The Other Side of the Wedding Planning Fence
Well, it’s happened. My son Evan and his girlfriend Chelsea are getting married. Throughout the years I have talked to thousands of brides, their mothers, future mothers-in-law and fiancés, and now for the first time I will be empathizing with all of you in a new way. I am very excited, but I am also a little nervous too.
Evan’s favorite birthday cake wasn’t usually from BonBonerie. It was either a rather plain poundcake my mother usually baked for us as children, or an ice cream cake. Even though I own the BonBonerie and I always thought I would create the most wonderful wedding cake for his wedding day, that will not be happening since they are planning a destination wedding where my baking skills will not be part of the plan. But you know, I think that’s going to be a good thing. I can spend a lot more time enjoying myself with family and friends instead. I am learning that being nimble and resilient can be beneficial attributes to practice in this new planning process.
Recently the head of our wedding department was getting quite close to her wedding day when she was made horribly aware that no matter how much you have worked to make the perfect choices for your wedding, a wrench may be thrown into those choices and adapting is the only pill left to swallow: her venue moved her wedding out of the reserved space. What’s more important? Getting married to the man you love or getting married in the room you were promised nine months earlier that has now been given to someone else? When the venue responded with “Didn’t you read the fine print? We can change rooms if it becomes necessary at any time?“ Oh yes indeed, Allison was angry and upset, especially after having to rethink the new space, with music placement, flower arrangements, the decorations, etc. etc. etc., but she decided to make the best of it because sometimes brides just have to. The best thing about that day was that she was marrying the love of her life. Wedding day glitches have a way of fading after that.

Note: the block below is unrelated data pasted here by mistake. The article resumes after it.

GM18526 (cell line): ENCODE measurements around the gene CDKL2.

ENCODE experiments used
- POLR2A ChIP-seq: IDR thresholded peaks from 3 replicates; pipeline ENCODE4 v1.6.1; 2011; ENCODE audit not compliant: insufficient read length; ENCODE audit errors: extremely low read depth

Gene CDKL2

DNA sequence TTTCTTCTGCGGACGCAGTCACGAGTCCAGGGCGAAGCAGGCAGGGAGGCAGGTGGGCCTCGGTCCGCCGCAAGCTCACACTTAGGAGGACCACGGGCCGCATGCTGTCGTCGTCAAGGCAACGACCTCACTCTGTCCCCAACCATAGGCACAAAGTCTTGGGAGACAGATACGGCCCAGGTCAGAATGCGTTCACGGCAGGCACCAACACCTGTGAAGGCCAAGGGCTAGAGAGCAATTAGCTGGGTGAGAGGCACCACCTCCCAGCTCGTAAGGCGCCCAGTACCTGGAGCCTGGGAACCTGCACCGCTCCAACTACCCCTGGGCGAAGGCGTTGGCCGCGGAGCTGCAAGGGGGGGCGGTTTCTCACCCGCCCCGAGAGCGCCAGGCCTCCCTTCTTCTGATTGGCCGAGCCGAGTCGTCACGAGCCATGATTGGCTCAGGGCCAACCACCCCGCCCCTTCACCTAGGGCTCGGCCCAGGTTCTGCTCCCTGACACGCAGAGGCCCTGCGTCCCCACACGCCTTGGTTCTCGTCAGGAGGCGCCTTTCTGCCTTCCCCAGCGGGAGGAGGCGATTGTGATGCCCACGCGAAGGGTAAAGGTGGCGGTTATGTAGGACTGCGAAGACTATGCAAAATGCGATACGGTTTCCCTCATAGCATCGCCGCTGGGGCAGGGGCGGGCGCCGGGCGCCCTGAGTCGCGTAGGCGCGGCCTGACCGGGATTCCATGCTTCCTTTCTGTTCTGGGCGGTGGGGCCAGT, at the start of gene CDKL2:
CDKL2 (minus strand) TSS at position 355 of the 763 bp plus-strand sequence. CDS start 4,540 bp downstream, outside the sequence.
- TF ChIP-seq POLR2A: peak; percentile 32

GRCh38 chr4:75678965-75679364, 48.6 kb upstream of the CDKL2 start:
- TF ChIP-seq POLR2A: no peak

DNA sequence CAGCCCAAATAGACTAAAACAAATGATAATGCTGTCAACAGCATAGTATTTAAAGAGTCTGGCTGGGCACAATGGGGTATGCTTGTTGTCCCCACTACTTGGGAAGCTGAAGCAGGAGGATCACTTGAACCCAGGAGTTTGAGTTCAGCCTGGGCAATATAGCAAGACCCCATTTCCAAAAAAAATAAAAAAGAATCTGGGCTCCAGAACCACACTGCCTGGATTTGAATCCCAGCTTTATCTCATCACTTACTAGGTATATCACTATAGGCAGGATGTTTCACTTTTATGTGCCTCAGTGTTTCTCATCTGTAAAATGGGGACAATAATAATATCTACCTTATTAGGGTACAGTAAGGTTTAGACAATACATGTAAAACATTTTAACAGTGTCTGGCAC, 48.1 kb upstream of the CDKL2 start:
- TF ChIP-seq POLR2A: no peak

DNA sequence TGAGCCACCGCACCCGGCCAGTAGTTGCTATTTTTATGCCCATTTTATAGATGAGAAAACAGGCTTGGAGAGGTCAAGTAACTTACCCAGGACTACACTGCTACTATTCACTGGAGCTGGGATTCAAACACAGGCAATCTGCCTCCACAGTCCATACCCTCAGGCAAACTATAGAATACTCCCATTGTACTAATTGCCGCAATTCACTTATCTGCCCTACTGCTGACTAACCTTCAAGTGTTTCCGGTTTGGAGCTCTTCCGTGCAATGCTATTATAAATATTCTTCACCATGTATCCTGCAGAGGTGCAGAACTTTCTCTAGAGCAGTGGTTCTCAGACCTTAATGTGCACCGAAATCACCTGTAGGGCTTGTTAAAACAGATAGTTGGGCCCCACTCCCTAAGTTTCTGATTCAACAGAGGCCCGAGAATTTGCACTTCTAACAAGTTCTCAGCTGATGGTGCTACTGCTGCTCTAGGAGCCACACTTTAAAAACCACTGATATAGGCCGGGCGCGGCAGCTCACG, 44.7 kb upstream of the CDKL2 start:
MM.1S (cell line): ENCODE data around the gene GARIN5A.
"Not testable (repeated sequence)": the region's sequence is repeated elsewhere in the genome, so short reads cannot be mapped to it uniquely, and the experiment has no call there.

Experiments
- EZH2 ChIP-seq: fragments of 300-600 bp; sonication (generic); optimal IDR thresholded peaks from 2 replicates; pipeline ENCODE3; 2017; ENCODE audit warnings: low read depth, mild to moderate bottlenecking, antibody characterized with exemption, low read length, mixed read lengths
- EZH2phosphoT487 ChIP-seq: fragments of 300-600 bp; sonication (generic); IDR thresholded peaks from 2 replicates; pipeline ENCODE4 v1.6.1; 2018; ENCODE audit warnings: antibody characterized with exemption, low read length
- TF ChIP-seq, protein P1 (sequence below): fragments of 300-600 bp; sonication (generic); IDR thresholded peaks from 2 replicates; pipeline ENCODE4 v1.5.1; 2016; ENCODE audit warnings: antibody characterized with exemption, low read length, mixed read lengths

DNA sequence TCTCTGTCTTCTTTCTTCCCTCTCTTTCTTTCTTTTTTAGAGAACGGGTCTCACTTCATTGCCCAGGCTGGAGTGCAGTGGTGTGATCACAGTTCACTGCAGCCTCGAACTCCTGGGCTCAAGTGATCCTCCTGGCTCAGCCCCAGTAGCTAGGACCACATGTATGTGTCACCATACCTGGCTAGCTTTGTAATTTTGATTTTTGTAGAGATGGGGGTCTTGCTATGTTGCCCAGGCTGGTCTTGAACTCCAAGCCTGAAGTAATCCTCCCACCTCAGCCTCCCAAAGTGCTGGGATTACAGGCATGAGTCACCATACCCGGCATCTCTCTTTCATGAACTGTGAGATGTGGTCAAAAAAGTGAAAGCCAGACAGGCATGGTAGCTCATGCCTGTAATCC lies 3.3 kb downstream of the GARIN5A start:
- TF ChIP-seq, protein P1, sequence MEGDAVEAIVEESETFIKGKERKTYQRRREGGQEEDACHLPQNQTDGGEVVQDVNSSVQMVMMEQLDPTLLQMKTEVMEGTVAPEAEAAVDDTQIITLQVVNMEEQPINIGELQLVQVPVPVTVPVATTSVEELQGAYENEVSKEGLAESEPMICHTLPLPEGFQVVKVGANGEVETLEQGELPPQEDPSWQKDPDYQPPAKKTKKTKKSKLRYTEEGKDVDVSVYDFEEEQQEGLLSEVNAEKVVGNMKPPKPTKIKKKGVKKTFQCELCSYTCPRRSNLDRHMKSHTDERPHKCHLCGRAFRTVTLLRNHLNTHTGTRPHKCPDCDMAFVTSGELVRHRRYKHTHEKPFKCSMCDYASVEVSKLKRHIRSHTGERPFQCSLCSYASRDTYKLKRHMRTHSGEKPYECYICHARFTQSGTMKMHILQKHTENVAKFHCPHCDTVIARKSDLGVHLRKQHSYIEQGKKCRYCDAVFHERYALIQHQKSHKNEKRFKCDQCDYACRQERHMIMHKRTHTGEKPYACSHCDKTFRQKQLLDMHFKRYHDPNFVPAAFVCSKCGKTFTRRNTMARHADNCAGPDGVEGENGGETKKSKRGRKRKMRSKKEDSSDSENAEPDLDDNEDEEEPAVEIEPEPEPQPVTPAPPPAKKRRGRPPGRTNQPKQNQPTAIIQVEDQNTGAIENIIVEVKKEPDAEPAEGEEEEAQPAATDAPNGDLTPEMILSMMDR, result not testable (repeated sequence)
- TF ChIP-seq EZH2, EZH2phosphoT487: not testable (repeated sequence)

When I was very young, I planned my wedding on a serious budget. I ordered my flowers from a “cheaper alternative” I had seen in the newspaper. He told me he was just getting started in the flower business and was working out of his house, so there was unfortunately no storefront for me to visit. I was inexperienced in making wedding plans as most brides are, but I trusted him. Why not? My colors at the reception were supposed to be coral and cream, but when I arrived at the venue every flower was yellow. I was shocked at first, but as the guests poured in, and we all hugged and talked and celebrated together, I forgot about the color of the flowers. Not one person noticed the flowers didn’t match the sash of my wedding dress. When I later asked my florist what had happened, he simply told me when he went to the flower market they didn’t have any coral or cream, so he just chose yellow instead. I guess that was a good call in the end. At least I had flowers on the tables.
One thing I have learned after hearing about mishaps and small disasters, I am certain that wedding celebrations should always be about the great joy that is about to begin for two people and ultimately two families merging. The rest is incidental.